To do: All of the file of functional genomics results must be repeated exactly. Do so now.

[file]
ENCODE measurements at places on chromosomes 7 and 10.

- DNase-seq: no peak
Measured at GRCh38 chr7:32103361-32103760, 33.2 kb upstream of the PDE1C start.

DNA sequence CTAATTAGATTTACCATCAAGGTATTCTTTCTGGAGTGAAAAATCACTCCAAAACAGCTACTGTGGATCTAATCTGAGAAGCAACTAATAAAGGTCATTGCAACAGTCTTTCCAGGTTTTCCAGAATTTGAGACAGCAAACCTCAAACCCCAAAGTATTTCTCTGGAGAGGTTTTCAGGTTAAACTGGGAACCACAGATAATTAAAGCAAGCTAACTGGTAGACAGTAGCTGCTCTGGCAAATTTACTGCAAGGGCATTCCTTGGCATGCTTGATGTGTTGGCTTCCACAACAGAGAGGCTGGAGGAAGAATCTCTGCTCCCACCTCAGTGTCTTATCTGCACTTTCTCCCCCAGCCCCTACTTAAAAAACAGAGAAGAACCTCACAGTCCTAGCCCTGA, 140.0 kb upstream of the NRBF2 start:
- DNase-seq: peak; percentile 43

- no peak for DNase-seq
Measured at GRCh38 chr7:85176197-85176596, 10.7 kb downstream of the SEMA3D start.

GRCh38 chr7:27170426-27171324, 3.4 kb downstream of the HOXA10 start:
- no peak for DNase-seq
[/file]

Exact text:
ENCODE measurements at places on chromosomes 7 and 10.

- DNase-seq: no peak
Measured at GRCh38 chr7:32103361-32103760, 33.2 kb upstream of the PDE1C start.

DNA sequence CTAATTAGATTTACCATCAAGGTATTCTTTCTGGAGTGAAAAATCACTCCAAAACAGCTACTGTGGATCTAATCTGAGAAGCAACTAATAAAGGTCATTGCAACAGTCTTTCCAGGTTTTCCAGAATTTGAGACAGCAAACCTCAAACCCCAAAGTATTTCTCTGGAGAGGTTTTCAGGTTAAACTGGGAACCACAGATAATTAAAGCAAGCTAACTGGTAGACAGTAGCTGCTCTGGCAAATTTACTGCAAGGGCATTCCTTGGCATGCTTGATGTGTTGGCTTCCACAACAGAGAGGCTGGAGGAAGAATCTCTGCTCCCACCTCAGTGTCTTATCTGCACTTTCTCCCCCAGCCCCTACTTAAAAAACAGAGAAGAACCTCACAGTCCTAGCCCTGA, 140.0 kb upstream of the NRBF2 start:
- DNase-seq: peak; percentile 43

- no peak for DNase-seq
Measured at GRCh38 chr7:85176197-85176596, 10.7 kb downstream of the SEMA3D start.

GRCh38 chr7:27170426-27171324, 3.4 kb downstream of the HOXA10 start:
- no peak for DNase-seq